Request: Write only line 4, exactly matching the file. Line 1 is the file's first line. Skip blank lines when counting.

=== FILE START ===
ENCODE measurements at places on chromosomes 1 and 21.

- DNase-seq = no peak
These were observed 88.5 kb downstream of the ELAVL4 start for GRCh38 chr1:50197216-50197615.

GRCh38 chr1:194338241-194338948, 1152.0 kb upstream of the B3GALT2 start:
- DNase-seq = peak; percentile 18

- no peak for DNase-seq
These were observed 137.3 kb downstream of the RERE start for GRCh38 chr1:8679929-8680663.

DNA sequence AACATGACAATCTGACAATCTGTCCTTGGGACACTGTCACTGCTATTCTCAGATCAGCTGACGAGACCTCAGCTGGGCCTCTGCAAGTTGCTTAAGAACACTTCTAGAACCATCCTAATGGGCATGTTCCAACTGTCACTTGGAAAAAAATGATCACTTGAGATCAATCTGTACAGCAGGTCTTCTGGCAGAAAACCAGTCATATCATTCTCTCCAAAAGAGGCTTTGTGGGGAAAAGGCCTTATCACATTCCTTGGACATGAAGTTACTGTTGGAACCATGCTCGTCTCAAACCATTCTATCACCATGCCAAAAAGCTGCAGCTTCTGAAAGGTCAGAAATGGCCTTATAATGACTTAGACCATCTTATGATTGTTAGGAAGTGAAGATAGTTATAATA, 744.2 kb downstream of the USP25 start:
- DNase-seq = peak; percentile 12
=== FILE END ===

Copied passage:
GRCh38 chr1:194338241-194338948, 1152.0 kb upstream of the B3GALT2 start: